"Our research reveals what indigenous peoples across the Amazon are reporting to their leaders," said Tuntiak Katan, an author and vice- coordinator of the Congress of Indigenous Organizations of the Amazon Basin (COICA). "Governments are weakening environmental protections, violating existing indigenous land rights, and encouraging impunity in the rule of law. The situation is putting at risk the existence of our peoples and our territories, which contain the world's most carbon-dense forests."
The authors looked at losses and gains in carbon over the period 2003-2016, using an update to data originally published by Baccini et al. (2017; Science). Additionally, they disaggregated losses into those attributable to forest conversion (e.g., deforestation) and those due to anthropogenic degradation and natural disturbance.
The new study suggests that, during the 2003-2016 time frame, the Amazon region was a net source of carbon to the atmosphere, releasing about 1,290 million tons of carbon (MtC), when both losses and gains are considered. The trajectories of carbon loss from 2003 to 2016 show increases between 2012 and 2016 for all countries and land categories, especially outside ITs and PNAs.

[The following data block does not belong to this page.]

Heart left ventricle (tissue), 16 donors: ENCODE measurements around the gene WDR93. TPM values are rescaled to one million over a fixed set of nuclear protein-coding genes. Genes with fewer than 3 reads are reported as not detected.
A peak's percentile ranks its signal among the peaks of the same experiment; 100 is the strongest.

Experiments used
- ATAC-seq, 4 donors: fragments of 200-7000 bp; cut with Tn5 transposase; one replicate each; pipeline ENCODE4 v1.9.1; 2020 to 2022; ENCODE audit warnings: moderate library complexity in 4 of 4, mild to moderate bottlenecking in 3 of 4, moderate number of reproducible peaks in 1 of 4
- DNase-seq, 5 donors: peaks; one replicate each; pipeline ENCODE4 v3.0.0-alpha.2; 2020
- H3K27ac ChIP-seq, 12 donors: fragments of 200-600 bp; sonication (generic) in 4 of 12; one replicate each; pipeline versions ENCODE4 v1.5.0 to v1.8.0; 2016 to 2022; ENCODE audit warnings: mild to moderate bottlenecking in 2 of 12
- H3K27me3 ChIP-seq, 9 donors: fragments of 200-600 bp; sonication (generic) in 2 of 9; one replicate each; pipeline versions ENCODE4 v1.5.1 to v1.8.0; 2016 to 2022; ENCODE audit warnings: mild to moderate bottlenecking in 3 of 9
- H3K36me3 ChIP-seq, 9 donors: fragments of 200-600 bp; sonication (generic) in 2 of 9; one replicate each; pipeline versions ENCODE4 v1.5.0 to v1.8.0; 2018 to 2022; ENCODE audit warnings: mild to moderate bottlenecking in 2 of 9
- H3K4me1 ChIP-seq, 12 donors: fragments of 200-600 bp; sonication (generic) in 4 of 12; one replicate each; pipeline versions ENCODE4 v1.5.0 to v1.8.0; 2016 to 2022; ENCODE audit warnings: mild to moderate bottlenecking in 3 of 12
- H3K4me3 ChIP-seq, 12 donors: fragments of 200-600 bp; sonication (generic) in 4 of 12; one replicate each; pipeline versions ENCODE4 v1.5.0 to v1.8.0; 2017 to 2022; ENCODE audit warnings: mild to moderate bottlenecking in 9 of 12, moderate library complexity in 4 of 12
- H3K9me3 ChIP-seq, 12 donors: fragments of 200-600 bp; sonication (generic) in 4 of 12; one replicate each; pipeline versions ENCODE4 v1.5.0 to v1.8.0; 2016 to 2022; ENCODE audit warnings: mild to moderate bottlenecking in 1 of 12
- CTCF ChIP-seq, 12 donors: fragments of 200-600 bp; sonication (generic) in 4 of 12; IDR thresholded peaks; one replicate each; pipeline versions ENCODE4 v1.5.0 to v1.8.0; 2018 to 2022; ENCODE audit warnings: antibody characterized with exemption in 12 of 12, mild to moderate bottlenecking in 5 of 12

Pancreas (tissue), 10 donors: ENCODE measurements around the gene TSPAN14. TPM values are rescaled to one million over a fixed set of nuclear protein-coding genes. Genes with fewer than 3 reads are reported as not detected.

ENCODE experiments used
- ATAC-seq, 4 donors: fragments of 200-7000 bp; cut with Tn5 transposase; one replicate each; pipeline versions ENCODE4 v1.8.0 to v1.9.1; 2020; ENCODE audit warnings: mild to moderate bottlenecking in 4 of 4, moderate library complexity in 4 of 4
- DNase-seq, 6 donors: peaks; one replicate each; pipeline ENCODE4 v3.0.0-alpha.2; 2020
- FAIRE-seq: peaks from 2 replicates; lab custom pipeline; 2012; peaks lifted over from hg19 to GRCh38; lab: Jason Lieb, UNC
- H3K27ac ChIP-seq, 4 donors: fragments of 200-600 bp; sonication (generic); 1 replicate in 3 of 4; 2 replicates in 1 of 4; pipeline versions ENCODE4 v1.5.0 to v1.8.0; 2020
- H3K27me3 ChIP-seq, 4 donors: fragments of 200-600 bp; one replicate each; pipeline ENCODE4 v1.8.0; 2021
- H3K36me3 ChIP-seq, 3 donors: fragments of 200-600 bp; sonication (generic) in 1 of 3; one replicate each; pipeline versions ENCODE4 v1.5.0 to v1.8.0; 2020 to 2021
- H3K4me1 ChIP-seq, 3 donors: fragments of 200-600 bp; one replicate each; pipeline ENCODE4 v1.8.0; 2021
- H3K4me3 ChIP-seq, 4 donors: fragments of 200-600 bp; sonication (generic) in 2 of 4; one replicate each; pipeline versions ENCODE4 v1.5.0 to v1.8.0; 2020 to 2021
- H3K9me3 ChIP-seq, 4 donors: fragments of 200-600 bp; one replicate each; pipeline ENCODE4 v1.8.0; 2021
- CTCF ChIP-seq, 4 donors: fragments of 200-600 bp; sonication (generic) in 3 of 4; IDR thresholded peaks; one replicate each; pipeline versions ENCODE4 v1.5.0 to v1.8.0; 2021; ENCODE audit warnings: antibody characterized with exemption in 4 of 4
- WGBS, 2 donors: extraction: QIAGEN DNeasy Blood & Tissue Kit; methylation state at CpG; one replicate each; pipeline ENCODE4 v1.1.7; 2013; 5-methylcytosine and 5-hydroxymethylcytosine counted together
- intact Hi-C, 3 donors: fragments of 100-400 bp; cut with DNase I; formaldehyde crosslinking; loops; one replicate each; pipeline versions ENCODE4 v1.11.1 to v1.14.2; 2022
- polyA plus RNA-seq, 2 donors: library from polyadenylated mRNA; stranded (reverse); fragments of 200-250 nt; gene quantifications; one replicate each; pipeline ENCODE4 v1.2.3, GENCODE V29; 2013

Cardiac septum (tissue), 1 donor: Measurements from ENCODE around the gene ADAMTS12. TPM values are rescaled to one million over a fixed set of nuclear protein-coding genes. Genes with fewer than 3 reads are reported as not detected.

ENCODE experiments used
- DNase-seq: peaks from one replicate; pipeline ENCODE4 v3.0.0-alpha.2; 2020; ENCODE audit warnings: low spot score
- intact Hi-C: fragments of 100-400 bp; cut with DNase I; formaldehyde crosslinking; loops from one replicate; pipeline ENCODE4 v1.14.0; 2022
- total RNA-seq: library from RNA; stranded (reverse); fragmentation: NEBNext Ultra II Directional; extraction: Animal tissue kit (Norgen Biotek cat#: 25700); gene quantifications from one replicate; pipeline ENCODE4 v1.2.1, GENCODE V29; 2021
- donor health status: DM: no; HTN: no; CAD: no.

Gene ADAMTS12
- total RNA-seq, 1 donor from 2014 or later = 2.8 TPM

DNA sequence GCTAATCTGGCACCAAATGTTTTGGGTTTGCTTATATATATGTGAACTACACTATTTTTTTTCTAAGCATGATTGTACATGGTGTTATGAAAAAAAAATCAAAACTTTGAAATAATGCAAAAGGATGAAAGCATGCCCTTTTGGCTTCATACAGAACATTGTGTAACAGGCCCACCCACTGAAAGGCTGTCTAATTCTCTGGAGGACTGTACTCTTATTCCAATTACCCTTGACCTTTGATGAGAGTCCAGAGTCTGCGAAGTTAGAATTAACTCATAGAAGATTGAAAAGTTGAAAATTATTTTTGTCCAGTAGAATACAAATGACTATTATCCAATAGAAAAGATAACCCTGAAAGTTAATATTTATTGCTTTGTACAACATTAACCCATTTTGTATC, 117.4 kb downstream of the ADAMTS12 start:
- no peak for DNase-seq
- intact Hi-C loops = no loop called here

Of the four Amazon land categories, ITs had the lowest net loss of carbon (-0.1%). Net loss was -0.6% in PNAs and -3.6% on Other Land. The authors suggest that the continued growth of forests on indigenous territories have allowed these lands to compensate for emissions from degradation and disturbance. Still, 47% of the total loss of carbon for the region as a whole was attributed to degradation and disturbance, "a concerning finding—said Carmen Josse, coauthor of the PNAS report and scientific director of Fundación EcoCiencia, in Ecuador—given the importance that tropical forests have in providing globally important ecosystem services, beyond their role of capturing and storing carbon."
"Our study shows that protected indigenous territories have reduced deforestation and forest degradation in the Amazon rainforest over the last two decades, and continue to be an effective buffer against the recent spike in deforestation," said Steve Schwartzman, Senior Director of Tropical Forest Policy at Environmental Defense Fund, and one of the study's authors. "To save the Amazon, indigenous territories must remain protected."